Why are some Gyms Cheap and Not Others?

Sarah-JaneBlog, Fitness, Life

Short answer: Staffing costs.

A qualified fitness instructor/ personal trainer pays on average €2500 for their starter qualification, just to get their foot on the ladder and those with a thirst for more knowledge and experience may spend an additional €1000- €2000 per year on further education. This is out of their own pocket (if the gym they work for pays for it then they have to pay them back if they find another job, can vary for different facilities) If you’re self employed you can write it off as an expense against tax, but the more expenses you have then the less you can get for a loan (eg. mortgage) If you’re on social welfare you can apply for a €500 grant to go towards the cost of your qualification.

Just bear that in mind while I go into the gym stuff.

The biggest overheads in running a gym are Rent, Equipment and Staff.

So how does a big commercial gym make a profit? They sell cheap gym memberships to get the thousands of members in and seriously cut their staffing costs – that’s if they pay their staff at all.

Most young budding fresh fitness instructors with a PT qualification want to become a successful PT and after forking out a small fortune they’re left with little options to start their business – often working for free in budget gyms for 15-20 hours per week in exchange for being “allowed” to PT clients 1-2-1 on the gym floor. Most of that is teaching classes, busting your ass class in class out leaving little to no time to train yourself and get some down time, nevermind trying to actually get some clients in. Then you also have to scrub toilets, clean showers, re-rack weights (cause no one puts their shit back after using them) and all the misc non fun stuff that comes with the job. If you’re working less hours say 5-10 it’s likely you also have to PAY the gym a flat fee rent of anything from €400-€800 per month.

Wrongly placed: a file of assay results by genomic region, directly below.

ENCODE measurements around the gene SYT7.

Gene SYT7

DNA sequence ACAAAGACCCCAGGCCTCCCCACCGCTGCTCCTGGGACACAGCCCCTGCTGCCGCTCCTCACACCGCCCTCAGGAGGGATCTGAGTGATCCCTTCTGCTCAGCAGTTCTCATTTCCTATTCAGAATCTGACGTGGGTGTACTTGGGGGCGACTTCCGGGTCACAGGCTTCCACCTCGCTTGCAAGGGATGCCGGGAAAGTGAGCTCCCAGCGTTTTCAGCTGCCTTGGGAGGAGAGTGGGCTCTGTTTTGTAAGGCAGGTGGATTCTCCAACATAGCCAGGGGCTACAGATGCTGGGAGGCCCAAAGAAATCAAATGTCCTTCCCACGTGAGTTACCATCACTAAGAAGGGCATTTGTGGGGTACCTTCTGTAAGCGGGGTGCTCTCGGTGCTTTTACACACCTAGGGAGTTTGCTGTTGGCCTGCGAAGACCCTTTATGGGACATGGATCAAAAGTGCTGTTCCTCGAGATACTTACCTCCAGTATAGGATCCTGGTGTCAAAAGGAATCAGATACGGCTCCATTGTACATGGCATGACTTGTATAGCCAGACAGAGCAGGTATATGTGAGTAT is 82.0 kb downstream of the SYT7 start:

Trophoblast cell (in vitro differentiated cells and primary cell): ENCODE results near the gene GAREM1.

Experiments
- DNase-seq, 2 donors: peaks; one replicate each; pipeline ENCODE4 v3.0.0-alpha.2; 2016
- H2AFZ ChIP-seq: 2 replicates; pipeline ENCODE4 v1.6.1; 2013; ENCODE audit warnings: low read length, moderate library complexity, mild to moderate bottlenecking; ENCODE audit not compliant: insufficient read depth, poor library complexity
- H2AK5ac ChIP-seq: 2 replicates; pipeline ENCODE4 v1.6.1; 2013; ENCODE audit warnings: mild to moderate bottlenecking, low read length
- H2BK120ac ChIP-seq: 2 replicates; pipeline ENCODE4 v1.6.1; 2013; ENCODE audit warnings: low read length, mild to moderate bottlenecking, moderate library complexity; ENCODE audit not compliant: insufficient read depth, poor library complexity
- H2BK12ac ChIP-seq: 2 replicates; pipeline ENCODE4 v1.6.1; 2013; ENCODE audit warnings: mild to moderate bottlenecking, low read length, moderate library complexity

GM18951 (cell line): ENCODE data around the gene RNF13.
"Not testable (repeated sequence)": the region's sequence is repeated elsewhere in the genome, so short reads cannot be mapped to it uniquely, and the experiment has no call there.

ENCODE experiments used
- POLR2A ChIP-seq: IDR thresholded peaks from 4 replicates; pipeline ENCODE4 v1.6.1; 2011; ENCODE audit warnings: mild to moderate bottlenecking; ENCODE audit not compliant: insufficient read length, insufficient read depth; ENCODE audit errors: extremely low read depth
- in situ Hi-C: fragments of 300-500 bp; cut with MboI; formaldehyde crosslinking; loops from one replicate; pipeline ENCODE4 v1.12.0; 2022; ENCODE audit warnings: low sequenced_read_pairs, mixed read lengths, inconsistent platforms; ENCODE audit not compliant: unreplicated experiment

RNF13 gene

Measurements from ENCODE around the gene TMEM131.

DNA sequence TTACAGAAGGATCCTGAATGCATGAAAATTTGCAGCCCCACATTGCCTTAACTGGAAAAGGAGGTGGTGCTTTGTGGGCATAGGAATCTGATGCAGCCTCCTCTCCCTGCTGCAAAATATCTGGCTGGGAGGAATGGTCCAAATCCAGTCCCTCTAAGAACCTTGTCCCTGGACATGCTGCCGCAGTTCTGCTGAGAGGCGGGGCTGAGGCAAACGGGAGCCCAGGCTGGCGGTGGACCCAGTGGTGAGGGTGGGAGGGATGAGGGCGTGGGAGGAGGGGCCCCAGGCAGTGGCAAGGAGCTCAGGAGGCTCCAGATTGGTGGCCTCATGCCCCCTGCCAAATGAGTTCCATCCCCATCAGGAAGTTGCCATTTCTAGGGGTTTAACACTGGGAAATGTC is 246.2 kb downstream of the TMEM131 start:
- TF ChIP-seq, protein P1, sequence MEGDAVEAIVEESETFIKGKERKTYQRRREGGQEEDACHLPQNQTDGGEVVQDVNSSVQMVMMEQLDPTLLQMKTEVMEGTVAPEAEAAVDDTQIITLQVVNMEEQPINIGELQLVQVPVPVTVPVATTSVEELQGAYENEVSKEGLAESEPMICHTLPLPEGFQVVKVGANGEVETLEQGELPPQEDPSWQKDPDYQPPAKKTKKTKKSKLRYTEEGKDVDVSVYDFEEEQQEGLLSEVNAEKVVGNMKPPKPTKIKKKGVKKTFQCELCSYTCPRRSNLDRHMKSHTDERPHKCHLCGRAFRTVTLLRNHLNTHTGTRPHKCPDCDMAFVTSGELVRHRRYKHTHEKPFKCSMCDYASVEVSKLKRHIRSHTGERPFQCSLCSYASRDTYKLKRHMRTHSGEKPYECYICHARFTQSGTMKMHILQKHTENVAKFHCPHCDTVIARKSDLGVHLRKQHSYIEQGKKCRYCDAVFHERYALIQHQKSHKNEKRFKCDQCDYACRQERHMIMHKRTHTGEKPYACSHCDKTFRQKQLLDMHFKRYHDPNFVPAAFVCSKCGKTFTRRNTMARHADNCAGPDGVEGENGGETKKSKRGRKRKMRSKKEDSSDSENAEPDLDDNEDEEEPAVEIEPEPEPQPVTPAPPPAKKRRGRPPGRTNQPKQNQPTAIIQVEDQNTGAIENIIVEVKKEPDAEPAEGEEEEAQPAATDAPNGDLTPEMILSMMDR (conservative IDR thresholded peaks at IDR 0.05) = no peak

For those lucky enough to be paid on the books, the wage is minimum in a lot of places, a generous wage would be €10-€12 per hour. In fact the only people employed full time by these gyms are the senior staff – managers. If you’re part time being paid by the hour you earn €8k-€12k per year. Minus your education investments.  If you’re on the dole and not working at all you get nearly €10k per year – just in comparison, pay in these gyms is shit and you simply cannot make a wage to cover your living expenses, never mind the associated costs to work.

Some gyms with multiple facilities will split your working day to work part of your shift in one gym and the rest in another – with no travel or fuel allowance because it’s during public transport hours.

The regular staff members exchanging hours for PT time are also in competition with a load of other PT’s working out of the same gym – and these gyms also have a price limit on how much you can charge per session. Welcome to the jungle.  Not only are you in the pits of competition, you’re also capped on your charges when generally if you’re great at what you do you should charge what you’re worth!

So by employment standards that’s not very ethical, but they get away with it.